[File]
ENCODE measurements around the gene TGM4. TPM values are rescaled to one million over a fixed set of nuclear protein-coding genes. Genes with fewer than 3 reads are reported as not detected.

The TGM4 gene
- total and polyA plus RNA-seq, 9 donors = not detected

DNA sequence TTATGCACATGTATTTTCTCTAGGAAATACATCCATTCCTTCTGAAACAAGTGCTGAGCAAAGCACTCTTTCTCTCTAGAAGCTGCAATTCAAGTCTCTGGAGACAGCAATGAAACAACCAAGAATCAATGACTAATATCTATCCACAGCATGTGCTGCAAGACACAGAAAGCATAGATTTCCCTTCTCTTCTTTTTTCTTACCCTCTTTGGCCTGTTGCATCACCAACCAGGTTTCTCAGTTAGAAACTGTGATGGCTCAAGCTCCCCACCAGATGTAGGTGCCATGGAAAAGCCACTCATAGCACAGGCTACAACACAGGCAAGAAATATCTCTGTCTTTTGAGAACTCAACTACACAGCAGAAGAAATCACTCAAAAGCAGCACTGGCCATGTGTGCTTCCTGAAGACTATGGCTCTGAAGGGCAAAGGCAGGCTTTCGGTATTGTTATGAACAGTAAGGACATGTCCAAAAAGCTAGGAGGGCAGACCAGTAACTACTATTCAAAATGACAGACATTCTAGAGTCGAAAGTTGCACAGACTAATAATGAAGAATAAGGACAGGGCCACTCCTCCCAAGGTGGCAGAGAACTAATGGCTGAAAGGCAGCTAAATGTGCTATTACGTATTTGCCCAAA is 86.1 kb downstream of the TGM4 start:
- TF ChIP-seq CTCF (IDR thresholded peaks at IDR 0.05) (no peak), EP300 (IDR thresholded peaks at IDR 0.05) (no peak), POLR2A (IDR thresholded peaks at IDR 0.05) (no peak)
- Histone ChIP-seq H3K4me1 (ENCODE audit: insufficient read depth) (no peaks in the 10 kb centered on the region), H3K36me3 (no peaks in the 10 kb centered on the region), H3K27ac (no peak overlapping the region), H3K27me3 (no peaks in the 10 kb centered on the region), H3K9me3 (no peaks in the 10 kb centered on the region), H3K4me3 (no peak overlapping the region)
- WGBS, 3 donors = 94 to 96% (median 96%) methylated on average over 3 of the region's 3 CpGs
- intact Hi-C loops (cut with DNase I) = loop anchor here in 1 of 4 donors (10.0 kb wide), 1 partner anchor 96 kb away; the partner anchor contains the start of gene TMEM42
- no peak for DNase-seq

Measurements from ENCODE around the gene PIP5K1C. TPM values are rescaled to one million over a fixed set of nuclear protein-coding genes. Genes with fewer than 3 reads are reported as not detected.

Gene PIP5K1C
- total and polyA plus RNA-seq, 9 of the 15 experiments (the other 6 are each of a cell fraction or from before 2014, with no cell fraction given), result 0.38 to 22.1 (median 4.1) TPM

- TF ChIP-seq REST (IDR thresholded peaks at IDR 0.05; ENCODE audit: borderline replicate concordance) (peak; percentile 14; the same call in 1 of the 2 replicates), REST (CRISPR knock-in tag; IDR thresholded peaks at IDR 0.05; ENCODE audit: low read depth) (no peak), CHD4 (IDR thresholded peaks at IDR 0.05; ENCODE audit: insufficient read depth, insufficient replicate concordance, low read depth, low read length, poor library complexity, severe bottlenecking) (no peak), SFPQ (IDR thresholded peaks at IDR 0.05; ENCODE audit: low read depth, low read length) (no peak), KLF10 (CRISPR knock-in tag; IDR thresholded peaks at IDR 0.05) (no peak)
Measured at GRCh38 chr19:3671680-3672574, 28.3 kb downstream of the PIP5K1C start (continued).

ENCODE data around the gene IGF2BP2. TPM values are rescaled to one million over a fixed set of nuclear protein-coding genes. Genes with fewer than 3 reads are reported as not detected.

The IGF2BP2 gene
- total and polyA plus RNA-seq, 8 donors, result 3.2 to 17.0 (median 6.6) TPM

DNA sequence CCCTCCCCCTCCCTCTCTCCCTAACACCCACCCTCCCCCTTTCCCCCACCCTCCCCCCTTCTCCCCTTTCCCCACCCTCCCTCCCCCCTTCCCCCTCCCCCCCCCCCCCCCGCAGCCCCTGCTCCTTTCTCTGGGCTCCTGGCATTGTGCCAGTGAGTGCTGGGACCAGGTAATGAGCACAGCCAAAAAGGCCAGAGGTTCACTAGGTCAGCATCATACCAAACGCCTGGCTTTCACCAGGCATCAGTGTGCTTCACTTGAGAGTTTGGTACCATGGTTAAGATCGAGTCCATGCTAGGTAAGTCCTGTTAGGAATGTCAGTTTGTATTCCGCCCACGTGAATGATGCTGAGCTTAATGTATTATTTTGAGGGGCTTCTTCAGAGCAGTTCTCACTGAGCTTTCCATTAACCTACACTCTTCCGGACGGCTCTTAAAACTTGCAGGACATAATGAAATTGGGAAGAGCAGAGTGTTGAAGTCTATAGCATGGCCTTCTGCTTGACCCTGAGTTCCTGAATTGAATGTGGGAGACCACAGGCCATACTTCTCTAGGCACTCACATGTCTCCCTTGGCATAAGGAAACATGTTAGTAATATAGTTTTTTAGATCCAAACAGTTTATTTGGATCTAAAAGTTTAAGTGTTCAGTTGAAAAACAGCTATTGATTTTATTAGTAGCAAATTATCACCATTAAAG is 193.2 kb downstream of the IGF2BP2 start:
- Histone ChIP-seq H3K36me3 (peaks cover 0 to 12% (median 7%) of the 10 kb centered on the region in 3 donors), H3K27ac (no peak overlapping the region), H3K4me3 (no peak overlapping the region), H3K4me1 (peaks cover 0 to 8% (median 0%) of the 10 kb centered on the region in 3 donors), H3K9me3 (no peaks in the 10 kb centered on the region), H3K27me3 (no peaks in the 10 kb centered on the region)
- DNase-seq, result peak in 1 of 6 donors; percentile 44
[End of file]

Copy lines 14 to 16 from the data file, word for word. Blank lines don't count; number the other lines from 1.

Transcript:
Measured at GRCh38 chr19:3671680-3672574, 28.3 kb downstream of the PIP5K1C start (continued).

ENCODE data around the gene IGF2BP2. TPM values are rescaled to one million over a fixed set of nuclear protein-coding genes. Genes with fewer than 3 reads are reported as not detected.

The IGF2BP2 gene